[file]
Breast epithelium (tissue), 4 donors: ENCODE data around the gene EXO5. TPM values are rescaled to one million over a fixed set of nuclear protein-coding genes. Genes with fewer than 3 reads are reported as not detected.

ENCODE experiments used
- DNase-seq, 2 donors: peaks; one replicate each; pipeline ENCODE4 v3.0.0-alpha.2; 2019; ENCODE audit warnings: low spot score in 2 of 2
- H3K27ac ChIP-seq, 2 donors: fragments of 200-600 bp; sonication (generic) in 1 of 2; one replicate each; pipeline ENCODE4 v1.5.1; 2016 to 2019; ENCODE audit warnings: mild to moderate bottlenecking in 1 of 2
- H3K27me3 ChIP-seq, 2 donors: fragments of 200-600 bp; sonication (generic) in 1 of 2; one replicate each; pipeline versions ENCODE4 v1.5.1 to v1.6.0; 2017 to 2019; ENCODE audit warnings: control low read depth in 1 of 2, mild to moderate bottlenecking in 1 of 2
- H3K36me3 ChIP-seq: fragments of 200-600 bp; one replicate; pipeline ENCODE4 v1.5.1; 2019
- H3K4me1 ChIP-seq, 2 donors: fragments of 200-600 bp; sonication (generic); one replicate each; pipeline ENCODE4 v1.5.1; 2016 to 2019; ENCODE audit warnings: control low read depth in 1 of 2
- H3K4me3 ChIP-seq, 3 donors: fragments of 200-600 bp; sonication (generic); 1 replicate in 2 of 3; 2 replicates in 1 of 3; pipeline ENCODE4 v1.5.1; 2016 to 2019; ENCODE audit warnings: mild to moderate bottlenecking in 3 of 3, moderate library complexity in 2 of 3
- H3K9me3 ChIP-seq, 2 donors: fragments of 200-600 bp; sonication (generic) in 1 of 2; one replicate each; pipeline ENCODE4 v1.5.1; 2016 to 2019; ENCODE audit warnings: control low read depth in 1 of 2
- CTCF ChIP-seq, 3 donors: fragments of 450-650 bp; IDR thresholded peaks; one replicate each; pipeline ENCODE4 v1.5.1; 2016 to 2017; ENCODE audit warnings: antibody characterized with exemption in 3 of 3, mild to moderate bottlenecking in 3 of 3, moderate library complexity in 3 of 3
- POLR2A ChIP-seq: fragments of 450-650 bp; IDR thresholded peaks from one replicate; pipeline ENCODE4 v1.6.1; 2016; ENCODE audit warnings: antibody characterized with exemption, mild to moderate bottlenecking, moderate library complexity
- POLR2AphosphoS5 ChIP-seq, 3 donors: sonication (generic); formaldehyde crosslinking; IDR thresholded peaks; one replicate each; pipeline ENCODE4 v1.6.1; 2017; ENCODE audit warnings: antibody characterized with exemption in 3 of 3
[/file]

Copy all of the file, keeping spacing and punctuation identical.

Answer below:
Breast epithelium (tissue), 4 donors: ENCODE data around the gene EXO5. TPM values are rescaled to one million over a fixed set of nuclear protein-coding genes. Genes with fewer than 3 reads are reported as not detected.

ENCODE experiments used
- DNase-seq, 2 donors: peaks; one replicate each; pipeline ENCODE4 v3.0.0-alpha.2; 2019; ENCODE audit warnings: low spot score in 2 of 2
- H3K27ac ChIP-seq, 2 donors: fragments of 200-600 bp; sonication (generic) in 1 of 2; one replicate each; pipeline ENCODE4 v1.5.1; 2016 to 2019; ENCODE audit warnings: mild to moderate bottlenecking in 1 of 2
- H3K27me3 ChIP-seq, 2 donors: fragments of 200-600 bp; sonication (generic) in 1 of 2; one replicate each; pipeline versions ENCODE4 v1.5.1 to v1.6.0; 2017 to 2019; ENCODE audit warnings: control low read depth in 1 of 2, mild to moderate bottlenecking in 1 of 2
- H3K36me3 ChIP-seq: fragments of 200-600 bp; one replicate; pipeline ENCODE4 v1.5.1; 2019
- H3K4me1 ChIP-seq, 2 donors: fragments of 200-600 bp; sonication (generic); one replicate each; pipeline ENCODE4 v1.5.1; 2016 to 2019; ENCODE audit warnings: control low read depth in 1 of 2
- H3K4me3 ChIP-seq, 3 donors: fragments of 200-600 bp; sonication (generic); 1 replicate in 2 of 3; 2 replicates in 1 of 3; pipeline ENCODE4 v1.5.1; 2016 to 2019; ENCODE audit warnings: mild to moderate bottlenecking in 3 of 3, moderate library complexity in 2 of 3
- H3K9me3 ChIP-seq, 2 donors: fragments of 200-600 bp; sonication (generic) in 1 of 2; one replicate each; pipeline ENCODE4 v1.5.1; 2016 to 2019; ENCODE audit warnings: control low read depth in 1 of 2
- CTCF ChIP-seq, 3 donors: fragments of 450-650 bp; IDR thresholded peaks; one replicate each; pipeline ENCODE4 v1.5.1; 2016 to 2017; ENCODE audit warnings: antibody characterized with exemption in 3 of 3, mild to moderate bottlenecking in 3 of 3, moderate library complexity in 3 of 3
- POLR2A ChIP-seq: fragments of 450-650 bp; IDR thresholded peaks from one replicate; pipeline ENCODE4 v1.6.1; 2016; ENCODE audit warnings: antibody characterized with exemption, mild to moderate bottlenecking, moderate library complexity
- POLR2AphosphoS5 ChIP-seq, 3 donors: sonication (generic); formaldehyde crosslinking; IDR thresholded peaks; one replicate each; pipeline ENCODE4 v1.6.1; 2017; ENCODE audit warnings: antibody characterized with exemption in 3 of 3